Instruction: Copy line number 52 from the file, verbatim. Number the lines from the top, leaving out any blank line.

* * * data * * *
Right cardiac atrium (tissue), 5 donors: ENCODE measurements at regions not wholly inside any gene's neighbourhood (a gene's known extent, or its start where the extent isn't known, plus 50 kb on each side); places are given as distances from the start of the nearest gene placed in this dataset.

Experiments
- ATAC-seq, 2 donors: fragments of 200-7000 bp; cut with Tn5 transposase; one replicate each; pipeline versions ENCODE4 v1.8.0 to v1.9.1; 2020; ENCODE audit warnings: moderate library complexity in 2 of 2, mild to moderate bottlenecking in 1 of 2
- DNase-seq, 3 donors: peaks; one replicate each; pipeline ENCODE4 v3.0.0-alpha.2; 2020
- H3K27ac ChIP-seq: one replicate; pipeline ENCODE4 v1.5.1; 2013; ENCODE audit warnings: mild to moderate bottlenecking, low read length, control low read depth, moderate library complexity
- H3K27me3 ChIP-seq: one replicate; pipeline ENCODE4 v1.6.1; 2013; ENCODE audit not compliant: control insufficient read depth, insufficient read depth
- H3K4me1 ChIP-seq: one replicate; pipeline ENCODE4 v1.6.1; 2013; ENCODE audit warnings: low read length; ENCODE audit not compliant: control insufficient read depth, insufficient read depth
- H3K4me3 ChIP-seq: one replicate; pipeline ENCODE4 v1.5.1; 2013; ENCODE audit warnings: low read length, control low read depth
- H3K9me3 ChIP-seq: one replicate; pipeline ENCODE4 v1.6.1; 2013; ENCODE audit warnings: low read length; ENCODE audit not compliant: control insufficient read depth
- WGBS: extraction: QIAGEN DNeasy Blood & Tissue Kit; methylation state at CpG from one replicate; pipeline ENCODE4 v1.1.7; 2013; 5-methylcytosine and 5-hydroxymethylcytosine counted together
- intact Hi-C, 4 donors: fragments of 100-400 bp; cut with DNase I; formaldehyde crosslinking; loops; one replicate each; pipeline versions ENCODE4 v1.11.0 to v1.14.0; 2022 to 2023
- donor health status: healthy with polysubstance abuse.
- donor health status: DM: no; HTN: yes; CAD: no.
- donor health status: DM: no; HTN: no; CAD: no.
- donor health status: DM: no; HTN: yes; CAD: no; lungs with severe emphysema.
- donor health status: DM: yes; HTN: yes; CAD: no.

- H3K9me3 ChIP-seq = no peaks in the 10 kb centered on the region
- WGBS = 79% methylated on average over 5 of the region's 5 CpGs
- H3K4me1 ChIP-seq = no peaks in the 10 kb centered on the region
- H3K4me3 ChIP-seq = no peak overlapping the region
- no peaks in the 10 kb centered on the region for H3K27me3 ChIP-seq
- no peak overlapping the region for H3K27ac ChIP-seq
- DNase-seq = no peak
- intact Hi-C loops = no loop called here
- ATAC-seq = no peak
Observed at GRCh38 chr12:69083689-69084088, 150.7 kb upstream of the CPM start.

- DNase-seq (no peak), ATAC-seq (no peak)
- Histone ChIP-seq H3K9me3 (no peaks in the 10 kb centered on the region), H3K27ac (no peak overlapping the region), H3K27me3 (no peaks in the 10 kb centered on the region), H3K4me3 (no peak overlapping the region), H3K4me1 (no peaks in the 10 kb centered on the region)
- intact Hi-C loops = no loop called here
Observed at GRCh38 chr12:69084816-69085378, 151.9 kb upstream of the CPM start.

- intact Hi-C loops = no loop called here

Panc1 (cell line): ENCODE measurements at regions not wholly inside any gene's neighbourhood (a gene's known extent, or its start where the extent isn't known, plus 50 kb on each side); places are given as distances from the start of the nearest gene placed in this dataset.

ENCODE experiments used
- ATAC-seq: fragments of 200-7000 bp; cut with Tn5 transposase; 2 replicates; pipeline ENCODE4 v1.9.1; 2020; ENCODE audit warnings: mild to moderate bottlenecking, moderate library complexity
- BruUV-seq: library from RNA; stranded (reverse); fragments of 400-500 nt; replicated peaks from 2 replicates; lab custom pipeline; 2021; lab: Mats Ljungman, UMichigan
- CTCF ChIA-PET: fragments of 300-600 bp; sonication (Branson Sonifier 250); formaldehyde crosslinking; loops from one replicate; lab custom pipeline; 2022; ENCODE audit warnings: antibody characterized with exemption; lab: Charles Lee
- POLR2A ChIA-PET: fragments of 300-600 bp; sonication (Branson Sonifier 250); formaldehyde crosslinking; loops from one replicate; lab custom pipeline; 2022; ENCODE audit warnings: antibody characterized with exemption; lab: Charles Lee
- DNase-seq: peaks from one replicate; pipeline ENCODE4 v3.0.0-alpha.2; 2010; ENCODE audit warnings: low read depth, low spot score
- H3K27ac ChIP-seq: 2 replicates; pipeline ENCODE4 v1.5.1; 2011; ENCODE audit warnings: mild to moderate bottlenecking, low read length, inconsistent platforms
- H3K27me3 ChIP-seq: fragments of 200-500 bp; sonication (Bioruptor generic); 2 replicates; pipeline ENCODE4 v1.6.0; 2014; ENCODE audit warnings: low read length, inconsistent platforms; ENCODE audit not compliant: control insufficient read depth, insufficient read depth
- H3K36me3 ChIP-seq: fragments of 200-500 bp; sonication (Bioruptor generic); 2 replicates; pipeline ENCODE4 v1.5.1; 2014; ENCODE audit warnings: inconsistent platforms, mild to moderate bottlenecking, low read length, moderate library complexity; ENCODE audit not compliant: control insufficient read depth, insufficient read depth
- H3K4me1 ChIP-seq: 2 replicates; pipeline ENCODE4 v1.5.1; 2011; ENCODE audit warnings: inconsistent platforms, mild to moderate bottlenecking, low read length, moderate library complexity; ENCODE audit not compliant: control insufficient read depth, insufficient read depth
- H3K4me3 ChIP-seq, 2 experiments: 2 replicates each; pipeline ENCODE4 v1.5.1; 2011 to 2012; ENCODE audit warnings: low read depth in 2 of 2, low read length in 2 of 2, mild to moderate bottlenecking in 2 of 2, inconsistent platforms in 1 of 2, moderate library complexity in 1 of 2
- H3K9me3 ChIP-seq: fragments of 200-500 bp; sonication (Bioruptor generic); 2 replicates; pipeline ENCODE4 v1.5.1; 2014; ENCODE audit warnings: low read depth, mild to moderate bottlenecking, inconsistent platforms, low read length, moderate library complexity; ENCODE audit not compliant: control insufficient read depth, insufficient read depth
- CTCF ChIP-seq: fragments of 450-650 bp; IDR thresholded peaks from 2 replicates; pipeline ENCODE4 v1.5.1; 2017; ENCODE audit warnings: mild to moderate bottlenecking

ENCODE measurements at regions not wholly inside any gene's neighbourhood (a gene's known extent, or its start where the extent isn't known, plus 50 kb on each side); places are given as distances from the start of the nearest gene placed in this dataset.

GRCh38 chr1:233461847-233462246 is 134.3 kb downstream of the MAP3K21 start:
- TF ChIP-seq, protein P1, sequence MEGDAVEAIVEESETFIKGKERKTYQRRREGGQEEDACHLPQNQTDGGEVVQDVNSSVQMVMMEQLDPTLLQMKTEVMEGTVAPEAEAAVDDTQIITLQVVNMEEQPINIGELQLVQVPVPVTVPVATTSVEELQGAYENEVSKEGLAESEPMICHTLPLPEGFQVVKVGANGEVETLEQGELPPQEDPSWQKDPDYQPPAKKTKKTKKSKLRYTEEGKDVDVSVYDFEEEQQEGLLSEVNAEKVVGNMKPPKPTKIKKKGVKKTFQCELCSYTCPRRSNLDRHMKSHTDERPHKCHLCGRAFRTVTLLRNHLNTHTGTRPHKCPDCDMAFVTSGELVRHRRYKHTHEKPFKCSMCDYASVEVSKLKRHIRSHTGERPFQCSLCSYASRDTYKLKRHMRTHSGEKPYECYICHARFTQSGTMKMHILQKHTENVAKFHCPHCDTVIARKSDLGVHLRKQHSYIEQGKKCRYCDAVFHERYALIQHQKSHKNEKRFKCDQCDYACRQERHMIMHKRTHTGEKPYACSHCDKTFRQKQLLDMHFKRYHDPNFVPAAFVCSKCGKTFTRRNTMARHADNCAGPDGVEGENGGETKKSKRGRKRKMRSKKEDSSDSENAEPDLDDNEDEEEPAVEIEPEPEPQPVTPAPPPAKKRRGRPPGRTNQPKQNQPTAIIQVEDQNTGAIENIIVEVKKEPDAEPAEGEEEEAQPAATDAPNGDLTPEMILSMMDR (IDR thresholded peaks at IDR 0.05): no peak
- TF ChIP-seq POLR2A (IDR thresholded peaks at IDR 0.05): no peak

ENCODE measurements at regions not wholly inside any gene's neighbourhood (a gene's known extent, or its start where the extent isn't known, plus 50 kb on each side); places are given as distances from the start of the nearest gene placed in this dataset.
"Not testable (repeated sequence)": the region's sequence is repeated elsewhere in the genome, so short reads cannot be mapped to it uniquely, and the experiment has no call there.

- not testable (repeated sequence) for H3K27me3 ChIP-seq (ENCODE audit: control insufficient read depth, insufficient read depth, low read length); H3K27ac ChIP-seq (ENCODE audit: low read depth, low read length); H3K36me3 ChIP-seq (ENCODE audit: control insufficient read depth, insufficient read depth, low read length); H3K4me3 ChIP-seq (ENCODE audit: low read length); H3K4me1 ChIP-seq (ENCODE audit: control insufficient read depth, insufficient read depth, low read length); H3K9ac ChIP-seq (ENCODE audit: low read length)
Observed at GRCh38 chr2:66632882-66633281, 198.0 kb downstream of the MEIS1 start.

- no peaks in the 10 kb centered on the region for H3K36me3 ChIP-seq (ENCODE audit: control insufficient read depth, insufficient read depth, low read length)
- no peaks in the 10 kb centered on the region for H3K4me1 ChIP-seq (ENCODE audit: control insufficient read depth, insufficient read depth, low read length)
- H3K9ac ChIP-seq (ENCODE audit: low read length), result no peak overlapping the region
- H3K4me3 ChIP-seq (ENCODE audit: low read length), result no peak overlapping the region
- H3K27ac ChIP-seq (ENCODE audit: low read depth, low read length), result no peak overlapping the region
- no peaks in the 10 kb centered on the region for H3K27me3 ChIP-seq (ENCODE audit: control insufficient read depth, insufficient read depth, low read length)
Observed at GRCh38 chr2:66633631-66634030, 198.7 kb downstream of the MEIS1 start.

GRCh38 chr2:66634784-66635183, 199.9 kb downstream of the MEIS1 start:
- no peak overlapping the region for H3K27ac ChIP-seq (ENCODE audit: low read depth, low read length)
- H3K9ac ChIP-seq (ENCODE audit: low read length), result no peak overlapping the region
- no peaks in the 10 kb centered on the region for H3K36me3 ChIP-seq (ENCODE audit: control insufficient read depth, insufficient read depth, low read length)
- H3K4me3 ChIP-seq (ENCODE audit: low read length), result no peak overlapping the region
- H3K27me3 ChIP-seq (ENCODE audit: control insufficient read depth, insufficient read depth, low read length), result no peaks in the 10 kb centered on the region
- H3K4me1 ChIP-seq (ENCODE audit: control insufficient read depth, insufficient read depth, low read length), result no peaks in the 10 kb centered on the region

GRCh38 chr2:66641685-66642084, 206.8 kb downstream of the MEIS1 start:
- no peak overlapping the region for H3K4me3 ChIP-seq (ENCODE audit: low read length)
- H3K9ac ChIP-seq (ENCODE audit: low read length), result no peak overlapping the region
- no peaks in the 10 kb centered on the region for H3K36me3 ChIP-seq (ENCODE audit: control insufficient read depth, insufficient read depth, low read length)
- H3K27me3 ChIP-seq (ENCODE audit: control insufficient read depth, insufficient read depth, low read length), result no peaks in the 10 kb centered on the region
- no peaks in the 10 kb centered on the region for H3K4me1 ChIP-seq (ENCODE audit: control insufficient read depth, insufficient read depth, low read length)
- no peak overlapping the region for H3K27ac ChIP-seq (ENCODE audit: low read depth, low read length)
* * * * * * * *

- not testable (repeated sequence) for H3K27me3 ChIP-seq (ENCODE audit: control insufficient read depth, insufficient read depth, low read length); H3K27ac ChIP-seq (ENCODE audit: low read depth, low read length); H3K36me3 ChIP-seq (ENCODE audit: control insufficient read depth, insufficient read depth, low read length); H3K4me3 ChIP-seq (ENCODE audit: low read length); H3K4me1 ChIP-seq (ENCODE audit: control insufficient read depth, insufficient read depth, low read length); H3K9ac ChIP-seq (ENCODE audit: low read length)